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Difference Between Nominal and True Sized Posts

What is up with wood posts and post caps, does the industry not understand math?

This blog is all about wood posts and what those numbers mean followed by a little Q&A about how that and other situations impact the fit of our post caps on your post.

Nominal Wood

Let's start with nominal wood posts. Do you ever wonder why, when you go to a hardware store to pick out a 4x4 or a 6x6 Dimensional post and you get home and measure it, the numbers don’t add up. The simple or not so simple answer is it reflects the “Nominal” measurement. So, what does that mean? Well at one time that piece of wood you purchased was cut to the specific size on its label by the lumberyard, but then it was dried, and a certain amount milled off (planned) and smoothed on all side before it was ready to be sold to you. When you purchase nominal wood, its actual size is typically a ½ inch smaller than what it's labeled due to the finishing process. Meaning that nominal 4x4 post you purchased is actually 3-½ x 3-½.If you want to know the history behind why the numbers don’t add up, you can look up the “Bureau of Standards in the wood-usingindustry”. The industry standards for lumber were first implemented after World War 1 and last updated in 1964. Follow the link to that original manual for those who desire to dig deeper, there is some interesting history.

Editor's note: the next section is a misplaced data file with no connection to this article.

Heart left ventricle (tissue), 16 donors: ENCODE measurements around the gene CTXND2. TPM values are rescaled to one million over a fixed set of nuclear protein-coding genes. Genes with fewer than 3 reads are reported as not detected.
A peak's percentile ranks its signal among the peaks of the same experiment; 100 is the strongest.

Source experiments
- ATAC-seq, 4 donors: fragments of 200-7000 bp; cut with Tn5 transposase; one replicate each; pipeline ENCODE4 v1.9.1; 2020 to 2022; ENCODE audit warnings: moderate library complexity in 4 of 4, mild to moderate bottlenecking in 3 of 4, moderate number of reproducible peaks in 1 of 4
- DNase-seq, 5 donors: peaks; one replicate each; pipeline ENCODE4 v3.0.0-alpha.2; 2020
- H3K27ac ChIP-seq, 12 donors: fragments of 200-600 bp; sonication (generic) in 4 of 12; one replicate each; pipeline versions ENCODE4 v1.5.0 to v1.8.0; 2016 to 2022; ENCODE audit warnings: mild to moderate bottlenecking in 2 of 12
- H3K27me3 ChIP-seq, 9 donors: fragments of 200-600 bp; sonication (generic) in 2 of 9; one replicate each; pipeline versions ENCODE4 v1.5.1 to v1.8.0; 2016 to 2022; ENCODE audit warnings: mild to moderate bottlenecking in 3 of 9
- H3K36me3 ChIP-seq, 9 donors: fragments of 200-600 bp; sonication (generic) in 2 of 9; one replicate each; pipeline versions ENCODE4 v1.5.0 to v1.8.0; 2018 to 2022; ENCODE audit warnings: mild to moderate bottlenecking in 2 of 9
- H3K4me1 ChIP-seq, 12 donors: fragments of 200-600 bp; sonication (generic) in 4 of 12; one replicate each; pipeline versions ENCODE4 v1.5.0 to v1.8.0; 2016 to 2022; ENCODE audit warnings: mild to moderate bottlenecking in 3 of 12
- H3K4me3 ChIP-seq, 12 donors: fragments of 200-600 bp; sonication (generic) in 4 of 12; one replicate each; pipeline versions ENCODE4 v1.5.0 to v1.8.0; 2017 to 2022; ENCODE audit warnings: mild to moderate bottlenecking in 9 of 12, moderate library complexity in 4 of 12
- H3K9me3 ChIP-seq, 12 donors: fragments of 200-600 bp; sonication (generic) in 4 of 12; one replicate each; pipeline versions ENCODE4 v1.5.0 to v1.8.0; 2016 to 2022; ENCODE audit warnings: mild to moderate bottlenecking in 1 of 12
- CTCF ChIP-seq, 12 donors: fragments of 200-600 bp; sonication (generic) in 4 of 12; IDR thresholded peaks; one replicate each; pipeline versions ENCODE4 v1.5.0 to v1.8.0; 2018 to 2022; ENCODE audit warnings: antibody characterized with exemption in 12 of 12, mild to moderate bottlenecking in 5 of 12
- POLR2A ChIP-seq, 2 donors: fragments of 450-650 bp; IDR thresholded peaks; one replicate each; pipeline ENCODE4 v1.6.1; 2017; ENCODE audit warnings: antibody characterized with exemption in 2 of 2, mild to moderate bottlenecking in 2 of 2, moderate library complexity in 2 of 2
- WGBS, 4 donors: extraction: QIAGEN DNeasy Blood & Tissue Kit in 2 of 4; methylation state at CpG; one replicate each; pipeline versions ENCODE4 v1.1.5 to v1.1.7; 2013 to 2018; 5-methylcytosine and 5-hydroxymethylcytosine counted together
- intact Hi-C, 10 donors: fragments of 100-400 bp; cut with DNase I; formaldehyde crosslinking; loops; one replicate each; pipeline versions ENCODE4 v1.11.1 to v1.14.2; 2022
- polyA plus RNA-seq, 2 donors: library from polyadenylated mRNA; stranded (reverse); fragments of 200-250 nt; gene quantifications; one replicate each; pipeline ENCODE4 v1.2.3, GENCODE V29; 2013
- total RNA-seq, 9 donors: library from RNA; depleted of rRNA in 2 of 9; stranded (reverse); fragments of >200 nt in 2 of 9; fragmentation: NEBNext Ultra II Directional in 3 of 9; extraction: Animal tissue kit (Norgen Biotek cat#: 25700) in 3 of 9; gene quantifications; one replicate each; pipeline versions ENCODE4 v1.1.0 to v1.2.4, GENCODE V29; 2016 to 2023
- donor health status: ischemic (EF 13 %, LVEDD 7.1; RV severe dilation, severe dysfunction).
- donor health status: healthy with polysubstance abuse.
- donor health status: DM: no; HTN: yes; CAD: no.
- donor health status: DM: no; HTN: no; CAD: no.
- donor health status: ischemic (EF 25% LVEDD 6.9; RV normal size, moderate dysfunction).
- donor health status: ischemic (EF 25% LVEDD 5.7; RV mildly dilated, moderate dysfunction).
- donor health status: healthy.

Now, let’s delve into some of the reasons why things can get a bit more complicated. Sometimes, if you purchase a hardwood 4x4 or a roughcut 4x4, it may be larger than 3-1/2 inches and even a true 4x4. There are several factors that contribute to this phenomenon, such as the drying process, the milling process, and the natural characteristics of the wood itself. In the following sections, we will explore some of these reasons in more detail.

True or Actual Size Wood
(Rough Cut and Hardwoods)

Rough Cut wood is often made from hardwood species, but not always. For instance, cedar, is a softwood and is often roughcut. Rough cut is when lumber has been cut to a specific size but has not been smoothed out during the milling process, and therefore has a rough surface with saw marks. Rough Cut Wood may dry up or shrink a little after it has been cut, anywhere from 1/8” to 1/4” smaller, but because it hasn’t been planned to smooth out the rough spots, it is typically closer to an actual or true size post. So, if you are using rough cut wood posts make sure you measure to make sure the post cap you order will fit your post cap.

Hardwood can sometimes be a mystery in regard to the size you will end up with to the average non-builder, because it is generally not sold in standard dimensions. Instead, it is sold by the board foot. Hardwood lumber is also not always finished (surfaced) on all sides. So, a board that is only surfaced on one side is going to be larger than a board surfaced on two sides. In addition, where you purchase (big box store, lumberyard or sawmill) matters as the quality of wood and size can vary widely. So just like when using rough cut wood post, make sure you measure to make sure the post cap you order will fit your post.

Pressure Treated Wood